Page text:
Jack Dorsey and red-hot IPOs: One down, one to go

With Twitter’s debut on the New York Stock Exchange off to a rousing start, it’s not too early to start looking ahead to Silicon Valley’s next hotly anticipated IPO: mobile payment service Square.

Square co-founder Jack Dorsey, who added more than $600 million to his fortune Thursday as Twitter’s co-founder and chairman, is eyeing a 2014 initial public offering, according to a Wall Street Journal report. The Journal said Square has begun talking to investment banks, including Goldman Sachs and Morgan Stanley, though no specific timing has been set.

Goldman Sachs has also been the lead bank in Twitter’s IPO. And last week, the Los Angeles Times reported Square added former Goldman CFO David Viniar to its board, adding an air of credibility to the startup.

Square, which was founded in 2009, is expected to reach $550 million in sales this year, the Journal reported, and projects a surge to more than $1 billion in sales in 2014. The rapidly growing company recently doubled its workforce and moved into new offices in San Francisco, just a block away from Twitter’s headquarters.

“We don’t feel we’re at even 1 percent of our potential,” Dorsey told the Merc’s Peter Delevett last month.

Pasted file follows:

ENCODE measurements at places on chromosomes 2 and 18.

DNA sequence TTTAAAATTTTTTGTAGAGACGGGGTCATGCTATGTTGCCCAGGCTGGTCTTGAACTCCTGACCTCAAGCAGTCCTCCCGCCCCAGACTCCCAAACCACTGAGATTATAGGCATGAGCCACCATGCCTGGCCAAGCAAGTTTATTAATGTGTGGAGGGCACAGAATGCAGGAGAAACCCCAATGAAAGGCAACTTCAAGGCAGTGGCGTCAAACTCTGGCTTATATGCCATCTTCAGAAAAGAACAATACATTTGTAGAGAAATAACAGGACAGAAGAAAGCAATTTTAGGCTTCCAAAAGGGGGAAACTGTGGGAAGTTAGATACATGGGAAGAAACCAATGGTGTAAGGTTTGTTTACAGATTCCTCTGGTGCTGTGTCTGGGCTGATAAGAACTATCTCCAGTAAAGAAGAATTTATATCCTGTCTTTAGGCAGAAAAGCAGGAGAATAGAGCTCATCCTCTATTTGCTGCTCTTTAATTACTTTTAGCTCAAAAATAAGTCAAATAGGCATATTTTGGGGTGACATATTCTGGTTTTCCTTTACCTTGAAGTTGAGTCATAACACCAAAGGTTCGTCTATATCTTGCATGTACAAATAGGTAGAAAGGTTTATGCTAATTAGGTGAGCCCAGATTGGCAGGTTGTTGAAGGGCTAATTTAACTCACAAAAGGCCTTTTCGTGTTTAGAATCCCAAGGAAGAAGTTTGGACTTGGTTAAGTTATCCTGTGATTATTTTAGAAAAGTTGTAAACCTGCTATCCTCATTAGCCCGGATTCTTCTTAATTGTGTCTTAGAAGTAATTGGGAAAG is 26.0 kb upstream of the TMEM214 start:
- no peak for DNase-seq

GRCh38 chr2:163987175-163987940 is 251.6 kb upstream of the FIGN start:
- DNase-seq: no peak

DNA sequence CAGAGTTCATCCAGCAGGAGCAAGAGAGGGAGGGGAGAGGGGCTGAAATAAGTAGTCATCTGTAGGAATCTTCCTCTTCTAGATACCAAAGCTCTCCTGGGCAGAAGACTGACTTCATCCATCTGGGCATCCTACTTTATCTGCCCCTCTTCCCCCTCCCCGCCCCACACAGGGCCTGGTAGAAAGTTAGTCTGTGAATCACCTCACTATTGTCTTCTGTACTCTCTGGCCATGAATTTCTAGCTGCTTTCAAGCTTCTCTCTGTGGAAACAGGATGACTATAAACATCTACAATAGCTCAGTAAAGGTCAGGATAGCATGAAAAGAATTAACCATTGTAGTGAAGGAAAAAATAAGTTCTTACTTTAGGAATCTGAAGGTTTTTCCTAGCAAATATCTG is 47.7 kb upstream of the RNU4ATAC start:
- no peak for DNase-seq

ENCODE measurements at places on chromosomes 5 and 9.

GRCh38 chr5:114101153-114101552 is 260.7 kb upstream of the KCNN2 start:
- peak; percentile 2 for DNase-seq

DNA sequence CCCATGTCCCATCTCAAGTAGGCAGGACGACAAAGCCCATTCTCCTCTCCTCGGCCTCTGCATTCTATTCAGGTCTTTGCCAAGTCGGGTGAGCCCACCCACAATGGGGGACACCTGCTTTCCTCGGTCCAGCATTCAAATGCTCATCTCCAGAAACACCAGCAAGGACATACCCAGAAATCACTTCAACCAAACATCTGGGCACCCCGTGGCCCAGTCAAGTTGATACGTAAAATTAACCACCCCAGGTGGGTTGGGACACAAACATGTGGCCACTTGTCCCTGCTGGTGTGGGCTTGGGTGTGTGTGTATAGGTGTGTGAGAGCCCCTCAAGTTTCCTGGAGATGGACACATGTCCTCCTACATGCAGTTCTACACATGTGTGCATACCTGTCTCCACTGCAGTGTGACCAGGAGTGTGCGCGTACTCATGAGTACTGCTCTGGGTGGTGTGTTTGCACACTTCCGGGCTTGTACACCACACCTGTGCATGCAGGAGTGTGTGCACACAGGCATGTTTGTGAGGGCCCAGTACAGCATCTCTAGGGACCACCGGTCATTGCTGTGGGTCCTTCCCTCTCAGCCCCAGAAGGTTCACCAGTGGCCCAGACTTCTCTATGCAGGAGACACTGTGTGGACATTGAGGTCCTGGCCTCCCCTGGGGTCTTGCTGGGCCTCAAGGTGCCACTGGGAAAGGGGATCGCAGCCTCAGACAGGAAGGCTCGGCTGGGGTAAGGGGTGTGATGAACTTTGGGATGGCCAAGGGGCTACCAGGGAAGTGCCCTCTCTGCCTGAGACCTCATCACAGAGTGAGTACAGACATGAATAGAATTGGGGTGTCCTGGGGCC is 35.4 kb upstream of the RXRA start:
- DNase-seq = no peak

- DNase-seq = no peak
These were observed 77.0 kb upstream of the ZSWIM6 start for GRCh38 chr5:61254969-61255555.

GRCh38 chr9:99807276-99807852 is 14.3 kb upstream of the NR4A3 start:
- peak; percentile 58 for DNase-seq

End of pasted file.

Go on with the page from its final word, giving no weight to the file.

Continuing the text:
While, like Twitter, Square has yet to make a profit, the Journal reported Dorsey has a plan in place to make the company profitable by 2015.


Twitter and Square co-founder Jack Dorsey on the floor of the New York Stock Exchange on Thursday.  Photo by Andrew Burton/Getty Images


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  • So Jack Dorsey is 37 years old, and will statistically have approximately 39 to 40 years left before he dies. Taking his Forbes September net worth number at 1.3 billion if he was to expatriate he would be bringing forward a capital gains hit that he would have to have paid either upon sale or deemed disposition like death.

    His lifetime savings in future US income, capital gains, gift and estate would make bringing forward this one time payment a rounding error. I hope for the sake of various government revenue expectations that people like Mr. Dorsey remain unaware or unwilling to take this completely legal and logical step. For those who say that Mr. Dorsey shouldn’t expatriate because he should be more charitable and community minded, I would repeat the phrase of super philanthropist Charles Feeney, “Every dollar I save in tax is another dollar I can give away”.